Discussion Top


To the best of authors’ knowledge, this is the first national study conducted in India to estimate the cost of delivery of care for PLHIV under the current (i.e. third) phase of the NACP (NACP III) in India, which started in 2007. The study found that the costs incurred for patients in ART and pre-ART care services are low. An earlier study carried out by Gupta et al. was based on data collected between 2004 and 2006 from seven selected ART centres in India.[6] The programme components costed in that study included antiretroviral drugs, treatments for opportunistic infections, diagnostic tests and human resources but the health-systems costs were not included. The authors in that study extrapolated their estimates to project an average unit cost per patient per year of about US$ 350.[6] The present study has used costs for 2013–2014 and drug costs had reduced significantly from the 2006 costs used in the study by Gupta et al.[6]

Agarwal et al.: Cost to treat ART patients under the National AIDS Control Programme, India The United States President’s Emergency Plan for AIDS Relief (PEPFAR) is supporting ART treatment in many countries across the globe; their estimated costs per patient per year for 2006–2009 were US$ 436; the cost components included were similar to those in the present study.[7] A report from Zambia suggests that the cost for a first-line HAART (highly active antiretroviral therapy) regimen is US$ 488 per patient per year, which also includes diagnostics.[8] A systematic review conducted in 2011 on unit costs for delivery of ART and prevention of mother-to-child transmission of HIV estimated that the median cost of ART per patient per year was US$ 792 for lower-middle-income countries and US$ 1454 for upper-middle-income countries;[9] about 47% of the costs were spent on antiretroviral drugs alone.[9] The Multi-country Analysis of Treatment Costs for HIV/AIDS (MATCH) in 2010–2011, which included all the components of service delivery, revealed that the costs ranged from US$ 208 to US$ 682 per person per year across the countries studied (Ethiopia, Malawi, Rwanda, South Africa and Zambia).

In India, the cost per person per year is comparatively less when compared to PEPFAR-supported treatment sites across 12 countries.[11] The use of generic drugs, bulk procurement of drugs and reagents at a national level, and reduction in drug costs over the years has contributed to a low cost for commodities. The lower cost in India may also be attributed to efficient use of general health systems. Also, India has the capacity to scale up its ART services, using the country-owned domestic drug manufacturing base. The low non-ART costs identified in this study may be attributed to expanded eligibility criteria for initiation of ART and improvement in the median CD4 count of PLHIV at the time of reporting, with a consequent reduction in the need for management of opportunistic infections, hospitalization and visits to ART centres.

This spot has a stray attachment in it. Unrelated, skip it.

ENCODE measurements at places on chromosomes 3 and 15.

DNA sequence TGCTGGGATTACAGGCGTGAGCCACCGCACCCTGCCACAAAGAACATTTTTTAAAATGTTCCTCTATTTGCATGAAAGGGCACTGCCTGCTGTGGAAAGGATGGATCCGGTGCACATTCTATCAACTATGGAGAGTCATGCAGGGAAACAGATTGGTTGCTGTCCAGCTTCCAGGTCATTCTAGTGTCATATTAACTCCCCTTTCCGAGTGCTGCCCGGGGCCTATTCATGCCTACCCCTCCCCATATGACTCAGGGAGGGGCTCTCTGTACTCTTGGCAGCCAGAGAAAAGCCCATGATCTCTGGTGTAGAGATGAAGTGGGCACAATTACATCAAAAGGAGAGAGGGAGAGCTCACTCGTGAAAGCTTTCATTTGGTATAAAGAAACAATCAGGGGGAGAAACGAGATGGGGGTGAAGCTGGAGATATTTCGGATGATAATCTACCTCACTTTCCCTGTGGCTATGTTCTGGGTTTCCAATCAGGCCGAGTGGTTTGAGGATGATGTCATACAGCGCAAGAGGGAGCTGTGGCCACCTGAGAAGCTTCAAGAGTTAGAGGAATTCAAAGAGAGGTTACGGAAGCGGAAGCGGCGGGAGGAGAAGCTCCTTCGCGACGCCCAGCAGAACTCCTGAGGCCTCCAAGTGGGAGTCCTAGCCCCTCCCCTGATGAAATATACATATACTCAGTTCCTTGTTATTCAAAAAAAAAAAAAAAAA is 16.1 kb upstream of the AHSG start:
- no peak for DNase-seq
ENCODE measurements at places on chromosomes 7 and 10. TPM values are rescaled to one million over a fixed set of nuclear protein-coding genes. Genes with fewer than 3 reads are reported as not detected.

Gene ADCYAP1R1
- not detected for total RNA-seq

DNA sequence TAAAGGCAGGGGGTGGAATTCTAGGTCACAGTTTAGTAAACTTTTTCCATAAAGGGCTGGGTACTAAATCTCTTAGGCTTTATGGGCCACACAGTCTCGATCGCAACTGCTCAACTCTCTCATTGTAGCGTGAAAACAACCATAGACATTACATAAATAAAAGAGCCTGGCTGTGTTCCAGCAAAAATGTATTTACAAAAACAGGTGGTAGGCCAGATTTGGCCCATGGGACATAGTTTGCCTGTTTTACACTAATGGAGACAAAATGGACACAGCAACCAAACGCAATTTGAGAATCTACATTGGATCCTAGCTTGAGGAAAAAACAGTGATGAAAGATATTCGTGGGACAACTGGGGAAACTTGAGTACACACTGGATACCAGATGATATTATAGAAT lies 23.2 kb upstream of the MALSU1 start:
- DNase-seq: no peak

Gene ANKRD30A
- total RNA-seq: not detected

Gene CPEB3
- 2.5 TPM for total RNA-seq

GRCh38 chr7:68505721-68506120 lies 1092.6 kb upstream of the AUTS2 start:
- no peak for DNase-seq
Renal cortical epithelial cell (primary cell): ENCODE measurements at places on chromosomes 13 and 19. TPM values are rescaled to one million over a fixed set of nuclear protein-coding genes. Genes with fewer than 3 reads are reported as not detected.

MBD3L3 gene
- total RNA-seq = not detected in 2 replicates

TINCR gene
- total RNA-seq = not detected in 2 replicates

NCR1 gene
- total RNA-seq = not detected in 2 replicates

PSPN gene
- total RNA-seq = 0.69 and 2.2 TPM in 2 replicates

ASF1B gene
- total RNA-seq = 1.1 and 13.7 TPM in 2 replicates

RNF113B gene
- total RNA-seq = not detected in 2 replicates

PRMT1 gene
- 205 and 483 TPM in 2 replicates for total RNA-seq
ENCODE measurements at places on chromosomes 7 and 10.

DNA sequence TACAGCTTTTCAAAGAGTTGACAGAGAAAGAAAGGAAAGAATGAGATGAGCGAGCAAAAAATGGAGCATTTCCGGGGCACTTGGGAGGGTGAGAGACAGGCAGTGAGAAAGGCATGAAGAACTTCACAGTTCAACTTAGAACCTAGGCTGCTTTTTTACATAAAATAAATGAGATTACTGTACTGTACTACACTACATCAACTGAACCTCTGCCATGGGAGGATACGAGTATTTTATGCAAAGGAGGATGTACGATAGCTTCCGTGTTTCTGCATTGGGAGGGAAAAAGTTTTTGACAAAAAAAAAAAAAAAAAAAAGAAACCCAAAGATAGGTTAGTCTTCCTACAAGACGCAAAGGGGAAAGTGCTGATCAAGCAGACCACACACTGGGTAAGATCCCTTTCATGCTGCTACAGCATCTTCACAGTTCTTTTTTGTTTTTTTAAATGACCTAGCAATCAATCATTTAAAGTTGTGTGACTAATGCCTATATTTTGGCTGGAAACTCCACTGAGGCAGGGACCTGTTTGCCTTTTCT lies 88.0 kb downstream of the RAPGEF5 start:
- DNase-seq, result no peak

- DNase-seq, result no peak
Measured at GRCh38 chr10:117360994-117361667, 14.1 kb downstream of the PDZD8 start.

The training cost incurred is low at below 1% of the total costs, which is due to the strategy adopted for strengthening and capacity-building of general health staff, through establishment of centres of excellence. However, aside from the costs for diagnostics and antiretroviral drugs, the costs of human resources contribute significantly to the programme. Therefore, the programme may still need to consider innovative approaches for delivery and monitoring of individual patients’ treatment, thereby saving the time and resources of general health staff while maintaining quality service delivery. This, and other areas for additional cost saving, may involve further integration between ART centres and general health systems.

The study has some limitations. It has focused on direct costs for providing services to PLHIV under pre-ART and ART care, through the perspective of the programme. However, indirect costs and capital costs (cost of space, infrastructure costs, laboratory establishment costs, depreciation rates of centres) were not included. The study has also not included the cost incurred for the functioning of ART care and support centres.